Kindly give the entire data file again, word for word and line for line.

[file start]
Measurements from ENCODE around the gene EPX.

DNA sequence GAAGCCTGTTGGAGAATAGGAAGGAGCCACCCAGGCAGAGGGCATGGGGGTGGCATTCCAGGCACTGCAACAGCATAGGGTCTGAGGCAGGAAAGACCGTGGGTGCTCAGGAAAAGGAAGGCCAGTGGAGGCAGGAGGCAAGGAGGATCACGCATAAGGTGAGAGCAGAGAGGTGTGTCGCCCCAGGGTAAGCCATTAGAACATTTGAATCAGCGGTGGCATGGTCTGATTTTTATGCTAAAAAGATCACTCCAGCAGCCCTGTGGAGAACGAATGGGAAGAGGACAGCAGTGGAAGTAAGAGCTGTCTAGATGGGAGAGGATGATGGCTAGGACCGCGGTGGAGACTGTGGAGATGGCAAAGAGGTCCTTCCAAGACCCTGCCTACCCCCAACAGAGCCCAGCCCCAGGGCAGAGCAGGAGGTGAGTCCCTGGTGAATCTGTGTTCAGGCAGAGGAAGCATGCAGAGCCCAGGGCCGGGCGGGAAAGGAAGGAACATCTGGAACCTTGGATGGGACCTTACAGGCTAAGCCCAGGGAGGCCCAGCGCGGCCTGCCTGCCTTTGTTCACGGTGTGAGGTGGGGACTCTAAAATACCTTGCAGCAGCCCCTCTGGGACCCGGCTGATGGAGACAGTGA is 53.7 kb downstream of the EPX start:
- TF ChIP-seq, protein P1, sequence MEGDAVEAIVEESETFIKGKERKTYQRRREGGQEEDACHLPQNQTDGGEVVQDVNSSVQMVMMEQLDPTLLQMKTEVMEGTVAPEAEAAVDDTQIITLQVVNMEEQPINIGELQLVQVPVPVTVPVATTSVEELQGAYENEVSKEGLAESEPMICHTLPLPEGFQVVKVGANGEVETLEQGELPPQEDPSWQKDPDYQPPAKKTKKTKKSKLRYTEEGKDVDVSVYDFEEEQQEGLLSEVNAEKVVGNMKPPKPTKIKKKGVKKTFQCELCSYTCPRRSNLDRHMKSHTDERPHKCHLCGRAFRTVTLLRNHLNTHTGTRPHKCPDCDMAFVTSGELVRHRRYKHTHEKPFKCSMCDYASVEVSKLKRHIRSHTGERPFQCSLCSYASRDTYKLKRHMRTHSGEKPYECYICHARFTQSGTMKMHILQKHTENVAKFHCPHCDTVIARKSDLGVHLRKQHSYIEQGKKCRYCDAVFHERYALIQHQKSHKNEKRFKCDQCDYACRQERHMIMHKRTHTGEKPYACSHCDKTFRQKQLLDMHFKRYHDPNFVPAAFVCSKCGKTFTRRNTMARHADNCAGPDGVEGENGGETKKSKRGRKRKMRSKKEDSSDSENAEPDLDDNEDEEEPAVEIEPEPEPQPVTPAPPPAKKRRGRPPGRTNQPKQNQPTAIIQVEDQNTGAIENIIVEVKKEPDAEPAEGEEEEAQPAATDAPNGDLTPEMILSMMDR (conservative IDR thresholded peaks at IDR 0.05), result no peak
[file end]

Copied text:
Measurements from ENCODE around the gene EPX.

DNA sequence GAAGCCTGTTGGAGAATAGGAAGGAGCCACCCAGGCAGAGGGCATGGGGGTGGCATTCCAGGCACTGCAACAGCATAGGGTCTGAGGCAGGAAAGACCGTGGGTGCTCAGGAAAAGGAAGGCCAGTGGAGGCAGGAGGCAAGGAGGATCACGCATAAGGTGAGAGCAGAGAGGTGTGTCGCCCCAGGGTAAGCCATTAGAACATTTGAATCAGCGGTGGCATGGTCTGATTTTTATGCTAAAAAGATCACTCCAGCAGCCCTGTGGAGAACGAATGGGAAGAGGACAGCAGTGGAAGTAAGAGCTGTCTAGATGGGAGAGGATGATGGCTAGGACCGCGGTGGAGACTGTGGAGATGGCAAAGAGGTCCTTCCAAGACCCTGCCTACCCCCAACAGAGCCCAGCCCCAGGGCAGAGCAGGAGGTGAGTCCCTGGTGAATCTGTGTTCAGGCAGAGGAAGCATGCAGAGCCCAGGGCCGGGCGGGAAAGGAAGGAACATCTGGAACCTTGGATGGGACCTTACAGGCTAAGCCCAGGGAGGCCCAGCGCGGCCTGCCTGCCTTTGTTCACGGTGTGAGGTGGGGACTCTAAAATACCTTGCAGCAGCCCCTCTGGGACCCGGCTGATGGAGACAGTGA is 53.7 kb downstream of the EPX start:
- TF ChIP-seq, protein P1, sequence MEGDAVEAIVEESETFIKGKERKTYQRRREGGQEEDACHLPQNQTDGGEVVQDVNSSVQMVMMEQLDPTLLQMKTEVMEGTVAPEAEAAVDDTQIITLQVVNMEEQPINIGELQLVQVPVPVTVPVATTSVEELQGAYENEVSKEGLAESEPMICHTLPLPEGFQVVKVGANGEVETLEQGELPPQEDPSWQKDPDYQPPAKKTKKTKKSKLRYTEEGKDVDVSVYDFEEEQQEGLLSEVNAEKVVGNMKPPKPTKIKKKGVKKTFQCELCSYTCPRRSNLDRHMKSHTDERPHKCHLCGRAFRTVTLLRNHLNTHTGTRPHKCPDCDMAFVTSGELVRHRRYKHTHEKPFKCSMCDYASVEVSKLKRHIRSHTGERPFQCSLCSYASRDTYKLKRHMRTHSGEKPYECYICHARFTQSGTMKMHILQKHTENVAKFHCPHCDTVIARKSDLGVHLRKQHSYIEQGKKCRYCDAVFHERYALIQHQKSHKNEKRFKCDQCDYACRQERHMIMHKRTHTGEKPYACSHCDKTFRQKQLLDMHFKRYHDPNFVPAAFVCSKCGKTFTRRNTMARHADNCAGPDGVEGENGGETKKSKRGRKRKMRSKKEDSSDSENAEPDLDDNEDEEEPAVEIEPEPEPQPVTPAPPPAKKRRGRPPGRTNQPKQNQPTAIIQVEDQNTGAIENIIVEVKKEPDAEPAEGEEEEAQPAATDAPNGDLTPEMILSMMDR (conservative IDR thresholded peaks at IDR 0.05), result no peak